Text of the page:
"Pappy's Golden Age Comics Blogzine" (A Golden Age comic book blog featuring horror, crime, science fiction, funny animals and some super-heroes!)

Pappy's comic scans feature a HUGE variety of the deliciously entertaining comics of the 40's, mostly the 50's and a little of the 60's. The roster of comics greatness found here includes comics by:
We're talkin' humor, horror, crime, science-fiction, funny animal comics...all the stuff nobody does in comics anymore. This is getting a big bookmark at the top of my list because it's a gold mine of comic book treasures that will keep me reading til my retina burns out.

There are literally HUNDREDS of amazing entries, going back a couple of years! I've just started to dig into the archives, and I've already got the cold sweats. I don't know why I never saw this blog before, but TRUST ME I am going to be checking it out every day from now on!

I gotta GO...Pappy's comics scans are calling my name! See you there!

Tack's Cartoon Tips for the Aspiring Cartoonist

Tack's Cartoon Tips for the Aspiring Cartoonist How to draw cartoons

Look at what Dave Blog posted on his Flickr page: Tack's Cartoon Tips for the Aspiring Professional!

This is an amazing little how-to cartooning book from way back in 1923 by cartoonist B. "Tack" Knight.

In just 29 pages he teaches aspiring professional artists how to draw cartoons the old-fashioned way! Some of the pages are corny and not very useful today, but MOST of this book features rock-solid basic building-blocks for learning how to draw in that old "bigfoot" early 2oth century print cartoon style.

Topics include:

  • Expressions
  • How to draw HANDS (this page is really great!)
  • Hats, Shoes, Wrinkles (as in clothes and drapery)
  • Lessons on drawing KIDS and ANIMALS
  • How to draw BACKGROUNDS
  • and even a bit on Cartoon Lettering
How to draw Cartoon Hands from Tack's Cartoon Tips for the Aspiring Cartoonist

Warning: there's some old-school racially insensitive material in here. What people thought was funny back then just makes people mad today. Don't say I didn't warn you!

To read the whole book as a slideshow, (I think it's easiest to read it this way)

click on:

Thanks, Dave!

Sherlock the Monk and Chuck Duck Funny Animal Comics Scans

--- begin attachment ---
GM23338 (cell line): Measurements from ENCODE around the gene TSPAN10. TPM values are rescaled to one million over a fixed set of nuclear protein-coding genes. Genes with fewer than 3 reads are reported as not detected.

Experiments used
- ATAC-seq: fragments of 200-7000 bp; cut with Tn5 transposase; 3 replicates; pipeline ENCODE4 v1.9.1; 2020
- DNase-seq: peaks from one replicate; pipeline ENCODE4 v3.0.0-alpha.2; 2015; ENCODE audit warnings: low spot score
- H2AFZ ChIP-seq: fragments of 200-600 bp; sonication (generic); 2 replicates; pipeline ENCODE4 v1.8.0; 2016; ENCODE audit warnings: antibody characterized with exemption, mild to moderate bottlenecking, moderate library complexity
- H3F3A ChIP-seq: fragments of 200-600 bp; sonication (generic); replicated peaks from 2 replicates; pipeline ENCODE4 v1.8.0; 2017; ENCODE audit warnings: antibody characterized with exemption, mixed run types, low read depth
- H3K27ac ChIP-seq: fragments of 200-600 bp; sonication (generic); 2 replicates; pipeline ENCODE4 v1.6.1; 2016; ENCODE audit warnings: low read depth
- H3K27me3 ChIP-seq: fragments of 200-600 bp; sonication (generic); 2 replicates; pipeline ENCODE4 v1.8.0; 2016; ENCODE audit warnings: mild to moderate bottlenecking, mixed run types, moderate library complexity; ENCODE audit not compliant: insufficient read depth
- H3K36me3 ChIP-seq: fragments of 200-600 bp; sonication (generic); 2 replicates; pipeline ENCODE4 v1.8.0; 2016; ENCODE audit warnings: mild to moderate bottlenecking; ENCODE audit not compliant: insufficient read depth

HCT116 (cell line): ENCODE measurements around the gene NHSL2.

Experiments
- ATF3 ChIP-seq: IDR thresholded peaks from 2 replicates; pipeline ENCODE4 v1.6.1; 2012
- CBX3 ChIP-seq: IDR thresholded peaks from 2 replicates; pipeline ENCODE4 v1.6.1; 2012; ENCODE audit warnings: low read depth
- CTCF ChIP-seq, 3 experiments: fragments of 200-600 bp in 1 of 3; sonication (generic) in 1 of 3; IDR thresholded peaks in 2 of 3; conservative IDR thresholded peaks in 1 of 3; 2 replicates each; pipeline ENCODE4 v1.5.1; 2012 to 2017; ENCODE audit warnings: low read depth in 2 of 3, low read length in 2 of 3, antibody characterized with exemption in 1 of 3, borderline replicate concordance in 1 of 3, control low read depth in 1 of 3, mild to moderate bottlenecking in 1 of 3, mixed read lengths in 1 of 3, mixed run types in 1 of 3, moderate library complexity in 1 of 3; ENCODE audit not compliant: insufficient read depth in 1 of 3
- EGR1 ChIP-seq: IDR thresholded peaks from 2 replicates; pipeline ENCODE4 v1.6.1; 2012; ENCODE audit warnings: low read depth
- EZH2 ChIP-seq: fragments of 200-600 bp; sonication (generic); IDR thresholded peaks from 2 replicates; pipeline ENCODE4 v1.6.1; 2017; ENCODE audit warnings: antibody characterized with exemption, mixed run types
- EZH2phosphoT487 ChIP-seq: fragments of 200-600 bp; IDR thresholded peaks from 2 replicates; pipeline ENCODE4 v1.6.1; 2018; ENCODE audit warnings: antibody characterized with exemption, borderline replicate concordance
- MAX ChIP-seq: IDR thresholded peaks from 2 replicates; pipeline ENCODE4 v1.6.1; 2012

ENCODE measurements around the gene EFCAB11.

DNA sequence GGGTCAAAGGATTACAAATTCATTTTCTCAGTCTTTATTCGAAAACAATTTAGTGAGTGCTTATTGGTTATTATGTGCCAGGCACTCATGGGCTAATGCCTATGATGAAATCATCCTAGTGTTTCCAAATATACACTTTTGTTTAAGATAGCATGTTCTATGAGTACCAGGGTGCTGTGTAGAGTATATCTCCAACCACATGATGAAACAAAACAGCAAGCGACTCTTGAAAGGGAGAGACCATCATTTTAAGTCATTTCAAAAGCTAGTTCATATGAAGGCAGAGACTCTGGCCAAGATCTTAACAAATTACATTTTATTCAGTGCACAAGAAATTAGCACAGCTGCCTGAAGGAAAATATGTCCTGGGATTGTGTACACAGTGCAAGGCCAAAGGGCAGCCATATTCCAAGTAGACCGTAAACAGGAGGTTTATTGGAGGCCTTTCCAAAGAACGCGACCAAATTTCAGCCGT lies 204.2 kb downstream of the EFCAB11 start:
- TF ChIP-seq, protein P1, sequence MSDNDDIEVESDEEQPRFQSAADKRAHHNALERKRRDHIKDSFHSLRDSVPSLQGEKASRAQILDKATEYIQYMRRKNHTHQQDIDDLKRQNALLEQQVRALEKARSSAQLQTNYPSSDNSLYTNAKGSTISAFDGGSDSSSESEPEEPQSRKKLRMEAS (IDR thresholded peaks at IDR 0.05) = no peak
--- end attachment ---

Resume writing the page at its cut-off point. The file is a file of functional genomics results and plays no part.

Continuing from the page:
If you want to learn how to draw a monkey,
or just how to draw FUNNY,
you can't do much better than to soak up
the cartoon craziness of these great pages
from Fawcett's Funny Animals #55 from 1947.

Click on the pictures below
to see BIG Hi-Res scan of each comic book page

Click on the pictures below
to see a BIG Hi-Resolution scan
of each comic book page

Click on the pictures below
to see a BIG Hi-Resolution scan
of each comic book page

Look at that great kick in the penultimate panel!

BOOT! ...The END!

According to an interview in the Fawcett Companion, Sherlock the Monk and Chuck was one of many Fawcett Funny Animal features created by Chad Grothkopf. I don't know whether this particular story was done by him or not. Looks like Milton Stein to me, but I hope that better eyes than mine will set me straight.

UPDATE/Correction -- Super-Comics-Spotter Charlie J just showed me a couple posts on the ASIFA Cartoon Archive that convince me that Jim Tyer is the master cartoonist behind these pages. Take a look at these funny animal comics at the ASIFA-Hollywood Animation Archive and see what you think...

CLICK on the images below to jump over
to the ARCHIVE and see the comics pages!

Jim Tyer

Jim Tyer comics

Yep, I think Charlie J nailed it.
So, it looks like the amazing Jim Tyer
strikes again!
Thanks, Charlie!

There are quite a few fantastic stories in this comic book; If you want to see more, please leave a comment below and let me know -- In the meantime, enjoy!

to look at and download! Click HERE